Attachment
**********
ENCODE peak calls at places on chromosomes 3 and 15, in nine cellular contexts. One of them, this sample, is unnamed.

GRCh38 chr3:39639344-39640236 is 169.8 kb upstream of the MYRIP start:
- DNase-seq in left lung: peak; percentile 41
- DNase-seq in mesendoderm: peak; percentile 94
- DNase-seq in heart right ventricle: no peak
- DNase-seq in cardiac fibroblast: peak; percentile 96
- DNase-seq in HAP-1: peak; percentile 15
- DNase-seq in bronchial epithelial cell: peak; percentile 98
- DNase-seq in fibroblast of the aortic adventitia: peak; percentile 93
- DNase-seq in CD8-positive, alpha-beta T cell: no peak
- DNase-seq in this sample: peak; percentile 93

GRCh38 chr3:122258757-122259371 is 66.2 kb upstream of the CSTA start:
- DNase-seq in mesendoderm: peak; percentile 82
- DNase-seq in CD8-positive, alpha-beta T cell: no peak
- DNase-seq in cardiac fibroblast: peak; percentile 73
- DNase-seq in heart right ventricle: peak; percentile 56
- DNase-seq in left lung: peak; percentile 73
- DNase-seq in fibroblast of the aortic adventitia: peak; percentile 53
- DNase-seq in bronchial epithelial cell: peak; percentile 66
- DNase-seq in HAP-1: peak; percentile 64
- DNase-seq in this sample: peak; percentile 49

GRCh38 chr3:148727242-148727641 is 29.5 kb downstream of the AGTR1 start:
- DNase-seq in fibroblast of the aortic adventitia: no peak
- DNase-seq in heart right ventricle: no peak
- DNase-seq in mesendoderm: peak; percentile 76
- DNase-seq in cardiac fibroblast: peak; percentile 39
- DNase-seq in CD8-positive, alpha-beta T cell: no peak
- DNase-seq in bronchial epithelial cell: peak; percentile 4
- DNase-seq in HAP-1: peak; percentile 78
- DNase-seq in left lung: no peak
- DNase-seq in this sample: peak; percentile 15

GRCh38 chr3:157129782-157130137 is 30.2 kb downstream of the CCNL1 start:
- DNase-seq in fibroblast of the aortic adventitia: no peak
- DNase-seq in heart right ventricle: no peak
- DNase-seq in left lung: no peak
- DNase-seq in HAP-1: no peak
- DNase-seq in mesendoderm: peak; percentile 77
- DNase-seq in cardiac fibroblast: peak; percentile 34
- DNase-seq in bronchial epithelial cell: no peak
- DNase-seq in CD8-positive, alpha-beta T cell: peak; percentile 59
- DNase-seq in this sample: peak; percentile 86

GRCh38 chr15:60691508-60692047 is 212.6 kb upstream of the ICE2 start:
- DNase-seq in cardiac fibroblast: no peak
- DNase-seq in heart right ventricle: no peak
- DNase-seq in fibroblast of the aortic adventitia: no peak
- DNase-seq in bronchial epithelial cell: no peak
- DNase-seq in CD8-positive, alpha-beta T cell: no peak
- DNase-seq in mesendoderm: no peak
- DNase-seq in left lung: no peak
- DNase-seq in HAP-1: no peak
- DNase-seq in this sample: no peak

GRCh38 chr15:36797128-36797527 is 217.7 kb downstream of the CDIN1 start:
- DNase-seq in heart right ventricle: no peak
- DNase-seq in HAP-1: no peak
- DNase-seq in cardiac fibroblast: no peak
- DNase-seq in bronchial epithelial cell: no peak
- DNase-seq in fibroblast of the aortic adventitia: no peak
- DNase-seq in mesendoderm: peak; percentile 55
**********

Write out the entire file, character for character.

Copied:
ENCODE peak calls at places on chromosomes 3 and 15, in nine cellular contexts. One of them, this sample, is unnamed.

GRCh38 chr3:39639344-39640236 is 169.8 kb upstream of the MYRIP start:
- DNase-seq in left lung: peak; percentile 41
- DNase-seq in mesendoderm: peak; percentile 94
- DNase-seq in heart right ventricle: no peak
- DNase-seq in cardiac fibroblast: peak; percentile 96
- DNase-seq in HAP-1: peak; percentile 15
- DNase-seq in bronchial epithelial cell: peak; percentile 98
- DNase-seq in fibroblast of the aortic adventitia: peak; percentile 93
- DNase-seq in CD8-positive, alpha-beta T cell: no peak
- DNase-seq in this sample: peak; percentile 93

GRCh38 chr3:122258757-122259371 is 66.2 kb upstream of the CSTA start:
- DNase-seq in mesendoderm: peak; percentile 82
- DNase-seq in CD8-positive, alpha-beta T cell: no peak
- DNase-seq in cardiac fibroblast: peak; percentile 73
- DNase-seq in heart right ventricle: peak; percentile 56
- DNase-seq in left lung: peak; percentile 73
- DNase-seq in fibroblast of the aortic adventitia: peak; percentile 53
- DNase-seq in bronchial epithelial cell: peak; percentile 66
- DNase-seq in HAP-1: peak; percentile 64
- DNase-seq in this sample: peak; percentile 49

GRCh38 chr3:148727242-148727641 is 29.5 kb downstream of the AGTR1 start:
- DNase-seq in fibroblast of the aortic adventitia: no peak
- DNase-seq in heart right ventricle: no peak
- DNase-seq in mesendoderm: peak; percentile 76
- DNase-seq in cardiac fibroblast: peak; percentile 39
- DNase-seq in CD8-positive, alpha-beta T cell: no peak
- DNase-seq in bronchial epithelial cell: peak; percentile 4
- DNase-seq in HAP-1: peak; percentile 78
- DNase-seq in left lung: no peak
- DNase-seq in this sample: peak; percentile 15

GRCh38 chr3:157129782-157130137 is 30.2 kb downstream of the CCNL1 start:
- DNase-seq in fibroblast of the aortic adventitia: no peak
- DNase-seq in heart right ventricle: no peak
- DNase-seq in left lung: no peak
- DNase-seq in HAP-1: no peak
- DNase-seq in mesendoderm: peak; percentile 77
- DNase-seq in cardiac fibroblast: peak; percentile 34
- DNase-seq in bronchial epithelial cell: no peak
- DNase-seq in CD8-positive, alpha-beta T cell: peak; percentile 59
- DNase-seq in this sample: peak; percentile 86

GRCh38 chr15:60691508-60692047 is 212.6 kb upstream of the ICE2 start:
- DNase-seq in cardiac fibroblast: no peak
- DNase-seq in heart right ventricle: no peak
- DNase-seq in fibroblast of the aortic adventitia: no peak
- DNase-seq in bronchial epithelial cell: no peak
- DNase-seq in CD8-positive, alpha-beta T cell: no peak
- DNase-seq in mesendoderm: no peak
- DNase-seq in left lung: no peak
- DNase-seq in HAP-1: no peak
- DNase-seq in this sample: no peak

GRCh38 chr15:36797128-36797527 is 217.7 kb downstream of the CDIN1 start:
- DNase-seq in heart right ventricle: no peak
- DNase-seq in HAP-1: no peak
- DNase-seq in cardiac fibroblast: no peak
- DNase-seq in bronchial epithelial cell: no peak
- DNase-seq in fibroblast of the aortic adventitia: no peak
- DNase-seq in mesendoderm: peak; percentile 55